Nearly 900 Salukis will be getting diplomas at SIU on Saturday (2 p.m. at the SIU Arena), and each of them have their own story to tell. Here’s a cross section of the talent, tenacity and ingenuity inherent in this semester’s graduating class.
Overcoming a learning disability, achieving a goal
Xavier Aguirre has always enjoyed “figuring things out.” And with the help of several SIU mentors, Aguirre also relied on his own drive and organizational skills that will enable the first-generation college student to graduate with honors and a degree in Information Systems Technologies (IST)
later this week. A 2017 McNair Scholar who owns a 3.906 GPA, Aguirre also learned on his own to cope with dyslexia.
Aguirre plans to attend graduate school with a goal of becoming a university professor teaching information systems technology. He links the start of his academic progress to Elk Grove High School. Aguirre said that until his junior year there he was mostly a C and D student, but was required to maintain a C average after joining high school’s technical theater crew. He made the B honor roll that year with “minimal” effort and with a little more effort as a senior, he was an A student.
Needing to know how things work, finding your place
Down on the farm, one needs a fair amount of know-how and independence. When something breaks down, help may be far away or non-existent. But growing up on a working farm can be the perfect laboratory for a youngster who is abidingly interested in how machines really work. For Matt Schmidlin, reverse-engineering anything from a set of Legos to a piece of agriculture equipment was the best way to learn.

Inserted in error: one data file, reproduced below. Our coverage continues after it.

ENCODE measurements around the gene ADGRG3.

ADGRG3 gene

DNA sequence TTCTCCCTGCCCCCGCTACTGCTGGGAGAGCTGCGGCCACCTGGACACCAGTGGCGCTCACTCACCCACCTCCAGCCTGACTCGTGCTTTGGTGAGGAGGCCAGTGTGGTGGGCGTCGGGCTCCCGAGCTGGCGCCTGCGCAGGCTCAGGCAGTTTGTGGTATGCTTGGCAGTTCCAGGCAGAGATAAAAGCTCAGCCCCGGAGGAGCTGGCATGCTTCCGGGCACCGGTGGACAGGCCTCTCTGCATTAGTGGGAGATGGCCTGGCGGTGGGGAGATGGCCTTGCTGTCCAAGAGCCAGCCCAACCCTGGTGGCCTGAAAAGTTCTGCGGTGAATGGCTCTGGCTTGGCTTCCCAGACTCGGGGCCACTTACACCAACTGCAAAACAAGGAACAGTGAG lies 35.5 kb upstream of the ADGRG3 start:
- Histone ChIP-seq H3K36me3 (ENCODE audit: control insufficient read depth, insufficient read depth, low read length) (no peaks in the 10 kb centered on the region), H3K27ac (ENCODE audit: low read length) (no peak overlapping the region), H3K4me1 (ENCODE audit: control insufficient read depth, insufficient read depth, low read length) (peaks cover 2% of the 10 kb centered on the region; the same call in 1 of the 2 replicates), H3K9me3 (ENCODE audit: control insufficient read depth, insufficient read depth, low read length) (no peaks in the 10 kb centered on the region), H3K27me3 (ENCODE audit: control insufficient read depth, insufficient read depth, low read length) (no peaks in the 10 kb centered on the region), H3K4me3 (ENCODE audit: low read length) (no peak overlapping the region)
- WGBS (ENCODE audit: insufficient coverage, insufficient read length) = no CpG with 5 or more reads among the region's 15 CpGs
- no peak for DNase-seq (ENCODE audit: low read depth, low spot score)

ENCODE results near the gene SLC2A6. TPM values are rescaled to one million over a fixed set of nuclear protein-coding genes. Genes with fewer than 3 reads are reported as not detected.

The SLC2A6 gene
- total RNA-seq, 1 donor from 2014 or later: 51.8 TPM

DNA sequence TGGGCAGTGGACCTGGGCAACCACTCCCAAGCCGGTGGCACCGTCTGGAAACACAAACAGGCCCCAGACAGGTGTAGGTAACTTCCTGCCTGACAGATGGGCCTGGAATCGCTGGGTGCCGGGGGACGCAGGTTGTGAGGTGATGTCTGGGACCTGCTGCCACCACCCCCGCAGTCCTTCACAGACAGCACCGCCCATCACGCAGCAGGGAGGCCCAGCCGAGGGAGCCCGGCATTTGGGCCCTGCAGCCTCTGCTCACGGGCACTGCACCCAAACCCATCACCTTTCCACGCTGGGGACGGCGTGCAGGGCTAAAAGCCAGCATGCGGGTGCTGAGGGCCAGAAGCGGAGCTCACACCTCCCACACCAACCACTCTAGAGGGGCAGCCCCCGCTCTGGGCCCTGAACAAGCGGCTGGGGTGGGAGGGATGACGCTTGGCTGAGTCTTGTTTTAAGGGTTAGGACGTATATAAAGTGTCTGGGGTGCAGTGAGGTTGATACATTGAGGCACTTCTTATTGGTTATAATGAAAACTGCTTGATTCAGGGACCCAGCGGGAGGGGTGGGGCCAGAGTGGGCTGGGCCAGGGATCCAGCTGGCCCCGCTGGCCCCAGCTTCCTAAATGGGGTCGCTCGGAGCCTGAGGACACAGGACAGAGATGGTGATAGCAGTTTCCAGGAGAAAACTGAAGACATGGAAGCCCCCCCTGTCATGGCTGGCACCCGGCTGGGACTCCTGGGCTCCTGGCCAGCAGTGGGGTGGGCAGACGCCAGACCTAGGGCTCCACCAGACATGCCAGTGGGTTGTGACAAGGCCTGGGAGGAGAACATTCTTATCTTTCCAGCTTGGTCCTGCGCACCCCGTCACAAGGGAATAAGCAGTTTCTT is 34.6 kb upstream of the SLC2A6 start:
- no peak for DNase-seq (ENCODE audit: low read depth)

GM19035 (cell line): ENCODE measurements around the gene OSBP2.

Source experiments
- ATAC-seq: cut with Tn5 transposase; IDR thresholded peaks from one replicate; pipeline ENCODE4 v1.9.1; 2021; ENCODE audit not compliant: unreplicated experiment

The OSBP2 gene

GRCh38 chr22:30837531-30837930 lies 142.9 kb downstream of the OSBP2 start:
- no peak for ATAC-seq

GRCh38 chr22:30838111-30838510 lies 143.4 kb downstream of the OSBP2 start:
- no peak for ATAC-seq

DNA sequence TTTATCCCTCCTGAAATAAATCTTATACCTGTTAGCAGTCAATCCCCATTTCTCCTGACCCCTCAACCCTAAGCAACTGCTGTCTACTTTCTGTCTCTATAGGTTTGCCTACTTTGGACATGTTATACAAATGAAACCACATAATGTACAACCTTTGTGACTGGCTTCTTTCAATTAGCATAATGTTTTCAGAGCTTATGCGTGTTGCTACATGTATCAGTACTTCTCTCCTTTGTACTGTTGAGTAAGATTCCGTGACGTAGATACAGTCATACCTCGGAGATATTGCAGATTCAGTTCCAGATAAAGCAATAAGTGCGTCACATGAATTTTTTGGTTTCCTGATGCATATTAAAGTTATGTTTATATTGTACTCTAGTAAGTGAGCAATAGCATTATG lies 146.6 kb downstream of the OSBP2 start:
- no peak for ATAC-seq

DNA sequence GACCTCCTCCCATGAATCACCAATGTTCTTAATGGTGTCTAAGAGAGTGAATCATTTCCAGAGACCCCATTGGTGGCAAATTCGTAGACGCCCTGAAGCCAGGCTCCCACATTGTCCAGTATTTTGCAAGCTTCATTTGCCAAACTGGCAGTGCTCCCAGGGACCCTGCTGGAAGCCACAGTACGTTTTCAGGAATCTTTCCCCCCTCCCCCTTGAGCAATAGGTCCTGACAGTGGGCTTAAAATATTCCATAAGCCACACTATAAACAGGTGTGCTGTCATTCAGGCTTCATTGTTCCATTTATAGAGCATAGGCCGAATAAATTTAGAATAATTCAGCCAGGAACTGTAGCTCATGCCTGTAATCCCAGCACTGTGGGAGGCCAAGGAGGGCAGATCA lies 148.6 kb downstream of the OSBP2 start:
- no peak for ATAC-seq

Schmidlin attended tiny Palestine High School, where he was a top athlete, student and volunteer. His love for math and science, combined with his “how stuff works” curiosity, made majoring in mechanical engineering a logical choice. His high school graduating class had just 23 students, however, and Schmidlin worried whether he could make the adjustment to a larger university setting at SIU. But the university welcomed him as Chancellor’s Scholar, its top scholarship, and Schmidlin soon learned the ropes. He’s been very involved as a student, and has a job working with a renewable fuels company waiting for him after graduation.
Turning a pastime into a career
It all began with a walk in the park, but has lead Gabby Will to become more than she thought she could and will clam her bachelor’s degree in forestry on Saturday. Then she’ll stick around to pursue a graduate degree.
Visiting a friend who was a student at SIU, Will enjoyed a hike in one of the area’s many parks and forests. That’s when the self-described fan of the great outdoors quickly decided she would come to SIU herself. Soon she was meeting with department chairs from various programs, ultimately choosing forestry as her major. And although Will is graduating, she’s not leaving SIU quite yet. She’ll begin work on her master’s degree in forestry in the spring, with the goal of someday working in natural resource management.